Repairing an old Cedar-Strip Canoe

IMG_0586 My parents have several cedar-strip canoes. They all have keels, which do help tracking, but can cause stress to concentrate, and can lead to cracking of the canoe if it is handled roughly. One of my parents' canoes did crack at midships, just above the keel, as can be seen in one of the pictures below. This crack was patched, but the patch did not hold. As well, the varnish done after the previous repair was peeling and needed to be redone, as can be seen in one of the pictures below.

This particular canoe has a single rib, at midships. (See the picture detailing the inside of the hull, below.) The rib does stiffen the canoe, but it also concentrates stress, and was cracked. As well, the keel was just screwed to the hull, as can be seen in that picture, so that it did not strengthen the canoe. My plan was to remove the keel, patch the crack with epoxy, and then glue the keel to the hull. This would make the hull stronger, and hopefully prevent more cracking.

IMG_0593 IMG_0592 IMG_0591 IMG_0590 I first unscrewed the keel screws. Then I flipped the canoe over and unscrewed the rub strips from the keel. (These screws were not in good shape. Some of them broke and had to be drilled out.) I removed the final screws holding the ends of the keel to the hull. I then sanded the keel on my belt sander. The ends of the keel were quite delicate. They did not survive the sanding intact.

IMG_0602 IMG_0597 IMG_0596 IMG_0595 In preparation for gluing the keel back on the hull, I scraped and sanded it, using a variety of scrapers and sandpaper. The centerline under the keel was in bad shape, due to water getting in through small cracks and the screw holes. I had to carefully excise the broken fiberglass and otherwise clean up the centerline. The worst spot was, of course, midships where the crack was.

IMG_0613 IMG_0610 IMG_0604 IMG_0605 To reinforce the hull I decided to put an extra layer of glass on its bottom, cut to just cover the bottom. I used some 6-ounce glass that I had left over from previous projects. I make this glass in two halves so that the midships rib would have two layers. Before glassing I leveled off the centerline where I had removed broken and damaged glass by filling it with some epoxy. I then smoothed of the bottom of the hull, and laminated the glass to it. I finished by adding an extra strip of glass down the centerline.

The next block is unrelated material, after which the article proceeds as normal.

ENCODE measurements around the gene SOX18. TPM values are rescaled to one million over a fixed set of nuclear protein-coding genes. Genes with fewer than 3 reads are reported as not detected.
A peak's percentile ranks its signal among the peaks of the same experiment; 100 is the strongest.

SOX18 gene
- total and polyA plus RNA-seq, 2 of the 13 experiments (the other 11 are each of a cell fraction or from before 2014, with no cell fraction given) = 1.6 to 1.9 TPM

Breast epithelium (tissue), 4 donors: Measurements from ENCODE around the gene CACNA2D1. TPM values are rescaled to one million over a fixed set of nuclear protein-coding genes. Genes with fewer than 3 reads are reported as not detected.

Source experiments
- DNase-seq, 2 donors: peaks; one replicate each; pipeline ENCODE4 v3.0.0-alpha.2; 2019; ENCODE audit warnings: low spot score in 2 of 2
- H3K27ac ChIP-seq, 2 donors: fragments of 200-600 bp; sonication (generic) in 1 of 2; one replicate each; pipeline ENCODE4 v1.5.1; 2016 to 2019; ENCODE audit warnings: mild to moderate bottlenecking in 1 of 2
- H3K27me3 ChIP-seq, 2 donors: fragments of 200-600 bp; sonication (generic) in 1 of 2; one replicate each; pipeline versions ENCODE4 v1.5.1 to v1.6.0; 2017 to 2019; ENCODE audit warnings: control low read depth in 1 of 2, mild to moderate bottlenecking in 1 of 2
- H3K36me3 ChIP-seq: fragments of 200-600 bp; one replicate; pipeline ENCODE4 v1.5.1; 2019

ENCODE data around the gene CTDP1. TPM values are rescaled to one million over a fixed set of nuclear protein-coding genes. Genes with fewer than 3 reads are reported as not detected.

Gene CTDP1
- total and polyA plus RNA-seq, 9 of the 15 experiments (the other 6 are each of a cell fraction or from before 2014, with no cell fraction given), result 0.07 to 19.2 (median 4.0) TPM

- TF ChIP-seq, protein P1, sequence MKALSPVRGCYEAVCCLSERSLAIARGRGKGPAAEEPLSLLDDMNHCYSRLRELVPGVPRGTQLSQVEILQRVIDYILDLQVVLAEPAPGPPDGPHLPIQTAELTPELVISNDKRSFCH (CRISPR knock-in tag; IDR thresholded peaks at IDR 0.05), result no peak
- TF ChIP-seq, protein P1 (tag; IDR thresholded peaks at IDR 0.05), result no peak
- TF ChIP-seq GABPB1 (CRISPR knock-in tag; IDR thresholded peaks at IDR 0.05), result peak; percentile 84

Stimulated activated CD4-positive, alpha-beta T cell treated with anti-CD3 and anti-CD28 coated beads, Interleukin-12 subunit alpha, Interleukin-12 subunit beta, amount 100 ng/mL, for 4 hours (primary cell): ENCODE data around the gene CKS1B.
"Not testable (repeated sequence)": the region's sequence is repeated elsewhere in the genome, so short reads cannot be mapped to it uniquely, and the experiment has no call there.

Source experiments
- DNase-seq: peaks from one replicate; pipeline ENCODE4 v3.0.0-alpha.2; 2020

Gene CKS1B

IMG_0618 IMG_0615 IMG_0614 I glued the keel to the hull while the laminating epoxy was still curing. This gluing used the usual method of wetting the wood keel with unthickened epoxy and then using epoxy mixed with glass fibers as the glue. I screwed the keel to the hull, using the screws that used to be its only attachment, to hold the keel close to the hull while the epoxy cured. I had to fill in some gaps at the ends of the keel with epoxy and to glue the broken ends of the keel back to the keel and onto the hull. At the same time I also filled in and patched the crack on the inside of the hull with glass and epoxy.

IMG_1074 IMG_1073 IMG_1072 The next step was to prepare the outside of the hull for varnishing, but this had to wait for warmer weather, as varnishing is not a good idea in an unheated garage in winter. I did the rough sanding with my random orbital sander and the final sanding with wet sandpaper. Then I gave the outside of the hull two coats of varnish, sanding in between. I then screwed the rub strips back to the keel, flipped the canoe over, and sanded and varnished the gunwales. I also sanded and varnished the patch on the inside of the hull.

IMG_1079 IMG_1076 The result is certainly not as pretty as a new canoe, as this canoe has a lot of dings and scrapes, but it should be functional for quite some time.


Updated 14 September 2007 by Peter F. Patel-Schneider.